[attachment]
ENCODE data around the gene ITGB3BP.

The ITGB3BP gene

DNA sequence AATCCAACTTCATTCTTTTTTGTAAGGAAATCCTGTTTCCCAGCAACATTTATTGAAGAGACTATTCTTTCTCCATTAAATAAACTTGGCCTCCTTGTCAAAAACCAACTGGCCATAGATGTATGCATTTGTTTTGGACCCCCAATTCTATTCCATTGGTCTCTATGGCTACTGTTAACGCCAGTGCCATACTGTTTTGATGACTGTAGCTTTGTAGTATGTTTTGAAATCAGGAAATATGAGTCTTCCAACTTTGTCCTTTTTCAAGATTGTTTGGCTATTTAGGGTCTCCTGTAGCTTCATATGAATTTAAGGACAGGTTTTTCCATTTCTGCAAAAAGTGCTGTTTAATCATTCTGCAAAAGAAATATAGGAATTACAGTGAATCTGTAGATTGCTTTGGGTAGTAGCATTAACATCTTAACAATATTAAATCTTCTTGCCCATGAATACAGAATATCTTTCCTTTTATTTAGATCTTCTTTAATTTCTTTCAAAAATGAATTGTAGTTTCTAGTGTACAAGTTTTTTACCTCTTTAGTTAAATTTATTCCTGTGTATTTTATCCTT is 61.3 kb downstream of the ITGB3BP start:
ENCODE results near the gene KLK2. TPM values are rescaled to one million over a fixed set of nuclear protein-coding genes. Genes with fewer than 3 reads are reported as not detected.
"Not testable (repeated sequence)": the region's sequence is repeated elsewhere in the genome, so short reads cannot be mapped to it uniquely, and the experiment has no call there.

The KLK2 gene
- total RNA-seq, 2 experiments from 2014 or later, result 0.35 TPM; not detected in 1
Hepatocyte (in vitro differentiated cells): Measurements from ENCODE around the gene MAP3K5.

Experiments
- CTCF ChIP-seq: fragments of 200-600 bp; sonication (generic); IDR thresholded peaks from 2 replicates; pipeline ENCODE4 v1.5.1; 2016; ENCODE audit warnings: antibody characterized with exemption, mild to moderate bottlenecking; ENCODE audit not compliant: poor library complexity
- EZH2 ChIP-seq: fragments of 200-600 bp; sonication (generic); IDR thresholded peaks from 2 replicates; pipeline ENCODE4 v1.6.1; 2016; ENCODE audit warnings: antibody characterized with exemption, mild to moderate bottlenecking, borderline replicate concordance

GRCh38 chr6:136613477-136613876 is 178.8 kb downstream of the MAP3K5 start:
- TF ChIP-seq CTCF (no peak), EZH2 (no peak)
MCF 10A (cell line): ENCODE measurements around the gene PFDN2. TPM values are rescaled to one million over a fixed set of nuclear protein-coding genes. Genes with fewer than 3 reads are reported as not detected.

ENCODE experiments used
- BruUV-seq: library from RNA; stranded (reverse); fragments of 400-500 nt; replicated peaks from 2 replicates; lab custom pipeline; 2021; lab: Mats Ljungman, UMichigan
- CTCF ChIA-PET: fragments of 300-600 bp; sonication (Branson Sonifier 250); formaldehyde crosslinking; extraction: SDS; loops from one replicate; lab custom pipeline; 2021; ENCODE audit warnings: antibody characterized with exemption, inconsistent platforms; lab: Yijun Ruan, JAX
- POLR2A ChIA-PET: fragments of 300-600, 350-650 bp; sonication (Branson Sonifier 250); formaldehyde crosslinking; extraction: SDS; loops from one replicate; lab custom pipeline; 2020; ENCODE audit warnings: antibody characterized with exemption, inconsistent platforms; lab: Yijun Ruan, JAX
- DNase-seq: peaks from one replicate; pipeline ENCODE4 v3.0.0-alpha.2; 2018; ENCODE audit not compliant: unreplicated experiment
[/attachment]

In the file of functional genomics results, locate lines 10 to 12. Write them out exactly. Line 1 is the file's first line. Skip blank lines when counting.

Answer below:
- CTCF ChIP-seq: fragments of 200-600 bp; sonication (generic); IDR thresholded peaks from 2 replicates; pipeline ENCODE4 v1.5.1; 2016; ENCODE audit warnings: antibody characterized with exemption, mild to moderate bottlenecking; ENCODE audit not compliant: poor library complexity
- EZH2 ChIP-seq: fragments of 200-600 bp; sonication (generic); IDR thresholded peaks from 2 replicates; pipeline ENCODE4 v1.6.1; 2016; ENCODE audit warnings: antibody characterized with exemption, mild to moderate bottlenecking, borderline replicate concordance

GRCh38 chr6:136613477-136613876 is 178.8 kb downstream of the MAP3K5 start: